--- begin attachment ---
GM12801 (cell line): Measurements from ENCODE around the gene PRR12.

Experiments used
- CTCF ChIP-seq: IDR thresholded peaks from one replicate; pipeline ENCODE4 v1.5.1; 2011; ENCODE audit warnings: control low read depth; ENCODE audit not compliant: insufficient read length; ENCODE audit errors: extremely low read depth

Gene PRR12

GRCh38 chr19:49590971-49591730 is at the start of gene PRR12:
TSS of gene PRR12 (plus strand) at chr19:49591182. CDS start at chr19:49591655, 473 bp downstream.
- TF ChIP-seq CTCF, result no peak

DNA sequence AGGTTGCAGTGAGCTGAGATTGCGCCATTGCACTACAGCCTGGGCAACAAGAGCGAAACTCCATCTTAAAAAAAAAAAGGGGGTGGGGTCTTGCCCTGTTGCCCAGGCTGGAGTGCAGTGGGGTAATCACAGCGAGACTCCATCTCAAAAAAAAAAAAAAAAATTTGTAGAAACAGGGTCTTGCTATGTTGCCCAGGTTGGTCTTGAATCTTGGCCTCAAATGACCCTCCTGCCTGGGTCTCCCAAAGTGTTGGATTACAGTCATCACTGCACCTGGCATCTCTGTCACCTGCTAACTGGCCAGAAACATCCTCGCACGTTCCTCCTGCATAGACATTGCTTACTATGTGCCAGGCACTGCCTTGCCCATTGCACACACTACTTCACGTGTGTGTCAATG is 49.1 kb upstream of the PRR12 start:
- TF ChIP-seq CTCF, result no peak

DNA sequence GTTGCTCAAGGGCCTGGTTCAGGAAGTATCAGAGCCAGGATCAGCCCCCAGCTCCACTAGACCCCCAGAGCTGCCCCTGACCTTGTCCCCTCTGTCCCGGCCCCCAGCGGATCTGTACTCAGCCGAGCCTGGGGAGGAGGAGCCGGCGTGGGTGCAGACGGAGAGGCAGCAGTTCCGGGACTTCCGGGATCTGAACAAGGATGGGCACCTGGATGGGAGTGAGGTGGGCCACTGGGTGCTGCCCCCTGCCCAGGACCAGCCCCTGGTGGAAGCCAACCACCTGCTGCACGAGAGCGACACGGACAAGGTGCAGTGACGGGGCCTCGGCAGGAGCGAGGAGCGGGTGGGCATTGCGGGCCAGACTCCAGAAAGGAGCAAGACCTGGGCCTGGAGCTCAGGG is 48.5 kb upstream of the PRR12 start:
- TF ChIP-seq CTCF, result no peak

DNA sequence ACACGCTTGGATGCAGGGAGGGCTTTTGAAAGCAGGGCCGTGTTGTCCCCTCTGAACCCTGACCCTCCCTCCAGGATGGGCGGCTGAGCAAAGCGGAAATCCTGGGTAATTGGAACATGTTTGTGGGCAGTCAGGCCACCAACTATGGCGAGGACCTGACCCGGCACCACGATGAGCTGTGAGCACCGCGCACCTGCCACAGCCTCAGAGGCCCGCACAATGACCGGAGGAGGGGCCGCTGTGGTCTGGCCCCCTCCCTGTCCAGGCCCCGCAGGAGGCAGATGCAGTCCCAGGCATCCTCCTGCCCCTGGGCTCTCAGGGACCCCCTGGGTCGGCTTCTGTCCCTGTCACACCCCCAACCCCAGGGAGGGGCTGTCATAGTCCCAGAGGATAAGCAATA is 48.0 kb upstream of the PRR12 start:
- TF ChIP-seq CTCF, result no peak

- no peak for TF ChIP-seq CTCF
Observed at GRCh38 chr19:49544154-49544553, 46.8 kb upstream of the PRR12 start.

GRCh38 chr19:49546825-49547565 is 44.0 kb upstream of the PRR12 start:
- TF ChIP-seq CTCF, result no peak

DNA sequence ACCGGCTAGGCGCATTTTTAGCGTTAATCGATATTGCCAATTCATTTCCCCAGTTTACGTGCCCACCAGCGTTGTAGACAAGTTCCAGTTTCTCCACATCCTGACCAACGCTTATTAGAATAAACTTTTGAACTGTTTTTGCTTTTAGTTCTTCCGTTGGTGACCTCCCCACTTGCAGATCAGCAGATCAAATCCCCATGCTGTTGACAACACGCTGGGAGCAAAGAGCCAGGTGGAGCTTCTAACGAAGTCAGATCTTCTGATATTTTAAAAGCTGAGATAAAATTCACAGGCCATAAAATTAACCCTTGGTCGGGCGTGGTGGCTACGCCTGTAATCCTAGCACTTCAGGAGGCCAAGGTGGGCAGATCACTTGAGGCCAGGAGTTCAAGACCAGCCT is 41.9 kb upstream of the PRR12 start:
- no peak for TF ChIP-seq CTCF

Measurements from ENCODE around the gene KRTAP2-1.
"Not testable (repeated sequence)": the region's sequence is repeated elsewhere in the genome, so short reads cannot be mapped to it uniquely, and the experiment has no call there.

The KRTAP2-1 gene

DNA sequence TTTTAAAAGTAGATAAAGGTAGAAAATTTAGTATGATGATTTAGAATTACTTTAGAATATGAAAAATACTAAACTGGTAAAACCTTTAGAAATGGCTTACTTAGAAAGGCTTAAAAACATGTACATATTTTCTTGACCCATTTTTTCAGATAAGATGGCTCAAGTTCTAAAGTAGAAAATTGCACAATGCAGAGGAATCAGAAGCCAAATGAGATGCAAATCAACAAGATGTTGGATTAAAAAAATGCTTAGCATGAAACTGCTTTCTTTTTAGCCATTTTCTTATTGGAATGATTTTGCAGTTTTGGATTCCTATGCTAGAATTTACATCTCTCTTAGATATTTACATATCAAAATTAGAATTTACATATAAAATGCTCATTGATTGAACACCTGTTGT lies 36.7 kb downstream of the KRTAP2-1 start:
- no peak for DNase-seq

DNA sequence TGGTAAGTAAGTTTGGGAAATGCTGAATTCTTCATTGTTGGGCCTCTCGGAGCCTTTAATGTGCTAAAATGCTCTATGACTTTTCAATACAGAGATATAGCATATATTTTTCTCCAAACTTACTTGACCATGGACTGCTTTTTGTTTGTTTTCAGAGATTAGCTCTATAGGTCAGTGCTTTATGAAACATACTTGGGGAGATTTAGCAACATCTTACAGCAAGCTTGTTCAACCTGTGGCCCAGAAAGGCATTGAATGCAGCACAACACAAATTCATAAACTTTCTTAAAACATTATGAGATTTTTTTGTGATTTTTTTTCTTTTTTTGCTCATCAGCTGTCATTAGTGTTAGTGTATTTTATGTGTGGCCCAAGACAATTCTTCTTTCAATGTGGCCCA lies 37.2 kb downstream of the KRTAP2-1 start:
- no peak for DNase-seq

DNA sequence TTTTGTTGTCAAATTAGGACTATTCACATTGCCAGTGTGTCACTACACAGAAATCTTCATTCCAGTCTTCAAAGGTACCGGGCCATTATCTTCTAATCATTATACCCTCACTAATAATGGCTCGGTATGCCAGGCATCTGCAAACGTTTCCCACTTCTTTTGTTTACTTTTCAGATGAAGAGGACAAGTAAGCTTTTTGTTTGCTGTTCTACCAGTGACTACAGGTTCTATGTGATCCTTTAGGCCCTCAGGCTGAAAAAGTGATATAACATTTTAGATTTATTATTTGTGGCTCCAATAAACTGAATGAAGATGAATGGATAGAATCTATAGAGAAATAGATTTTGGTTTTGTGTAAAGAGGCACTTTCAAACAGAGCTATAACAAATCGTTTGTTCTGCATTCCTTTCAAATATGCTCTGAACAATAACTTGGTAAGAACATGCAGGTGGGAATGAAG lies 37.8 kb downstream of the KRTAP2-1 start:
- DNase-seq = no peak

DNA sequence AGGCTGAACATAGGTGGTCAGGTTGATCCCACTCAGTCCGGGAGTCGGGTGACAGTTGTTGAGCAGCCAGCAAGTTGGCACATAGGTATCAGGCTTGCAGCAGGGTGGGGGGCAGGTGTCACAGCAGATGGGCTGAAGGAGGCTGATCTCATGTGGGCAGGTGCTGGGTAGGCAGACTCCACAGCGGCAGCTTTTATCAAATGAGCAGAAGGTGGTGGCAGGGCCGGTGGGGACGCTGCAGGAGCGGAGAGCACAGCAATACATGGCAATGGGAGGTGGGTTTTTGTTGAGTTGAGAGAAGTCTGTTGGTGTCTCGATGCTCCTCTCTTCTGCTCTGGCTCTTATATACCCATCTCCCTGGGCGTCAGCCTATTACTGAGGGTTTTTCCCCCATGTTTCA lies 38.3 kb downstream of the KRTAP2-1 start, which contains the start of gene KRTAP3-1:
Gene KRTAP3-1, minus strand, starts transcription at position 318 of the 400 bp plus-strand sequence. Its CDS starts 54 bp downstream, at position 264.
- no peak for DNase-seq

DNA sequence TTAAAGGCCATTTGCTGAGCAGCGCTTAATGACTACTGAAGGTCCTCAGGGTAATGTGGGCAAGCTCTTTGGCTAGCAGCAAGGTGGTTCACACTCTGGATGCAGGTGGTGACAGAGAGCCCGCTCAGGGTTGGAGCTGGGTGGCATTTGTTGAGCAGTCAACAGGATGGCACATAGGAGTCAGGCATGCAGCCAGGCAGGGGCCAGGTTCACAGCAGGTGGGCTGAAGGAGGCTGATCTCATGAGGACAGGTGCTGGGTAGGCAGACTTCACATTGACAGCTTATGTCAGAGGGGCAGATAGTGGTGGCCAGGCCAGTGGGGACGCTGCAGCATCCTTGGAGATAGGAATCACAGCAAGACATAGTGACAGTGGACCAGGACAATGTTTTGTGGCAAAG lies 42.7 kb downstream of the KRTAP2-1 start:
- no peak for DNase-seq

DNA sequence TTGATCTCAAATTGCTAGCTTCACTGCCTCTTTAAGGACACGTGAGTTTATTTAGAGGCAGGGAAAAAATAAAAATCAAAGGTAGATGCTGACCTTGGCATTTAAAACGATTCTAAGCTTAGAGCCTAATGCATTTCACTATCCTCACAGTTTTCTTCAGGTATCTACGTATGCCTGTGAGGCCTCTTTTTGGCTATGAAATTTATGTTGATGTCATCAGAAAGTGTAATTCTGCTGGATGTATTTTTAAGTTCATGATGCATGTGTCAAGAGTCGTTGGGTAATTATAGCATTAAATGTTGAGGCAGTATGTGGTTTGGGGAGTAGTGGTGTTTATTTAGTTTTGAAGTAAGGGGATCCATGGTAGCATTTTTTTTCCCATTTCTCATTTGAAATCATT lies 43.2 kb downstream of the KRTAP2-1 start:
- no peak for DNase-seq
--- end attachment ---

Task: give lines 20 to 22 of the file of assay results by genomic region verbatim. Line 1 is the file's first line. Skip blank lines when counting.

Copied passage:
Measurements from ENCODE around the gene KRTAP2-1.
"Not testable (repeated sequence)": the region's sequence is repeated elsewhere in the genome, so short reads cannot be mapped to it uniquely, and the experiment has no call there.

The KRTAP2-1 gene